AMHERST — Red Sox general manager Ben Cherington knew the Marlins had players on the trade market. But like everybody else in baseball, the magnitude of the team’s deal with the Blue Jays surprised him.
“Wasn’t expecting to see that,” Cherington said Tuesday night after learning the Jays were on the verge of acquiring John Buck, Emilio Bonifacio, Mark Buehrle, Josh Johnson, and Jose Reyes for a large package of prospects.
The American League East sent the Yankees and Orioles to the playoffs last season with the Rays finishing three games behind in the wild card. Now the Jays have made an aggressive move.
For the Red Sox, a tough road back to respectability could be even tougher.
“We have a plan for the offseason and we’ll see how much of it we can execute,” Cherington said. “If [the trade] does happen, it’s not going to change what our plan is or our ability to execute that plan.”
Cherington joined fellow general managers Chris Antonetti (Indians) and Neal Huntington (Pirates) at a panel discussion on Tuesday sponsored by the UMass-Amherst Isenberg School of Management.
The trio, all graduates of the sport management program, discussed their experiences before a crowd of 750 at the Campus Center Auditorium.
When asked about the most difficult moment of his career, Cherington smiled.
“I’m still trying to get through it,” he said, referencing the Red Sox going 69-93 last season and finishing in last place.
That drew a laugh from the audience. But what transpires in the coming weeks will determine how successful Cherington is at getting through a crisis.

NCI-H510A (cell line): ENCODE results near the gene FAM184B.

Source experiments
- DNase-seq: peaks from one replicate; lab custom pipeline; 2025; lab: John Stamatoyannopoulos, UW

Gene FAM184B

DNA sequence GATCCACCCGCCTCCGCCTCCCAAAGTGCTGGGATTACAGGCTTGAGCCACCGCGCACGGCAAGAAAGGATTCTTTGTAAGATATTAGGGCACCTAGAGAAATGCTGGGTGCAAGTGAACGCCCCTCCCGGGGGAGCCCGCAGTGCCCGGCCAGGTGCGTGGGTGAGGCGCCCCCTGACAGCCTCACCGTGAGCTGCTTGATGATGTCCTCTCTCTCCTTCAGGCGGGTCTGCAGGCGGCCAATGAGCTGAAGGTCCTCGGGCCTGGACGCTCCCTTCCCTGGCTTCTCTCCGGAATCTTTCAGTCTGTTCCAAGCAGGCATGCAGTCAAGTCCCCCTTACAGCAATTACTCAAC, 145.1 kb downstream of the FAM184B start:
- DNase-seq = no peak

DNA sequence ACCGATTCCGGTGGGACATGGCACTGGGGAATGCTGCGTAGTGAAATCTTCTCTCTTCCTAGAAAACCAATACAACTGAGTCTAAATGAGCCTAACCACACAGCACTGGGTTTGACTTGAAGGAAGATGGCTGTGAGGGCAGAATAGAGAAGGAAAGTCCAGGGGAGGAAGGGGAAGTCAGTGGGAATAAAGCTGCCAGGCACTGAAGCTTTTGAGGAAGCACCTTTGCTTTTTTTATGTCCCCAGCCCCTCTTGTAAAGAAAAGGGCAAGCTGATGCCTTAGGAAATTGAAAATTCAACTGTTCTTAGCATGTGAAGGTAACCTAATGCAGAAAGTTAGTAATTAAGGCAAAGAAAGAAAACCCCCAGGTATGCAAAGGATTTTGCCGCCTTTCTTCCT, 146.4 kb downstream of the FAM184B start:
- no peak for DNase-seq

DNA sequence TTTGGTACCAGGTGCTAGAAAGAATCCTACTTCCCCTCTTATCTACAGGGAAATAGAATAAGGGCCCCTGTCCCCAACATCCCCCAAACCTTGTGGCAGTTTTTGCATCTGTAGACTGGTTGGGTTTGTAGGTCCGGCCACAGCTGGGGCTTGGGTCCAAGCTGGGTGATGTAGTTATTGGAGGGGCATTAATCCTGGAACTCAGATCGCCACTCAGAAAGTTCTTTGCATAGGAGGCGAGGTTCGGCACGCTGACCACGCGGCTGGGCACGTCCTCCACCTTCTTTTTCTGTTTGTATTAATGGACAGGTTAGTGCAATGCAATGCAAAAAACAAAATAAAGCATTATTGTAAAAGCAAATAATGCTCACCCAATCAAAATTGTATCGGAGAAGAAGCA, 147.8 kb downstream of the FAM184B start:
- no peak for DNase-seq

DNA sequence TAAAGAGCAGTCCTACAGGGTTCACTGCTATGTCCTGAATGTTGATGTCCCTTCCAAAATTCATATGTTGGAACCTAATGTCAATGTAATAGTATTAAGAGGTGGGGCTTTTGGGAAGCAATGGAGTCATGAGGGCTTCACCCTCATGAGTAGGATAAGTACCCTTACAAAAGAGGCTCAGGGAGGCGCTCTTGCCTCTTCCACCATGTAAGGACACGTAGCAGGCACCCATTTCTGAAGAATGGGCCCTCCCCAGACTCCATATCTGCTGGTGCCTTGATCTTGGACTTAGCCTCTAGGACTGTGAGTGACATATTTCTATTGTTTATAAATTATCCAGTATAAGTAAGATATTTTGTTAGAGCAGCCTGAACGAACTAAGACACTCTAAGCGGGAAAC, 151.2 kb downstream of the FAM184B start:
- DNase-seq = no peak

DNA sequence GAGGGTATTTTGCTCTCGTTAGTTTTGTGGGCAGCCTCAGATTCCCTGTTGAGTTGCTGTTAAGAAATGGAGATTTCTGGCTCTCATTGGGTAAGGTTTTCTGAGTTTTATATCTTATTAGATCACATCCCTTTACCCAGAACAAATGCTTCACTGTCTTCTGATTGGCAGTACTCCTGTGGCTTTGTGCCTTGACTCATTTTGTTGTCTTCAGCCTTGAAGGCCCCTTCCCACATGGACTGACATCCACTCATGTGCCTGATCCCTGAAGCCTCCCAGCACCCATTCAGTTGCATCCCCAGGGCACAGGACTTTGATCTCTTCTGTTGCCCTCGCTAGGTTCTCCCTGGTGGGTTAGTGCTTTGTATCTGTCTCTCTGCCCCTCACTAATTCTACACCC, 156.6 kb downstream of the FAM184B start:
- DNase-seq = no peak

The Red Sox could have their own deals to make. There is an agreement in place with catcher David Ross that is contingent on his coming to Boston for a physical. Once that is finished, the Sox could deal either catcher Ryan Lavarnway or Jarrod Saltalamacchia.
Cherington did not want to comment at length on how obtaining Ross would change the roster until the deal is completed.
“If we were to acquire and sign a catcher, we’re really just trying to strengthen the position,” he said. “We know that we lost 93 games. We’re trying to strengthen all areas of the team, not just the ones that seem more obvious.”
While Toronto may not spur the Red Sox into changing their plan, it could change how aggressively they pursue the players they want.
Mike Napoli is sending signals of his willingness to play first base, a position of need for the Sox.
“I just want to play,” Napoli told ESPN Dallas. “I feel the most comfortable behind the plate because that’s where most of my reps have been. Do I think I can be good at first base if I had reps and practiced it all the time? Yes. But it’s not like I’m saying I have to be a catcher. I just want to be in the lineup and play. If it helps at catcher, I’ll catch, or at first base, I’ll play there. But I like catching. I look at myself as a catcher.”
Texas did not extend Napoli a qualifying offer, meaning he would not come at the additional cost of a draft pick.
The Red Sox also are in the process of completing their coaching staff. Cherington said that minor league hitting coordinator Victor Rodriguez interviewed for the hitting coach position on Tuesday. Cherington said two other candidates could be interviewed later this week.
The Red Sox also have spoken to former Arizona Diamondbacks hitting coach Rick Schu.
The Sox also hope to select a first base coach this week.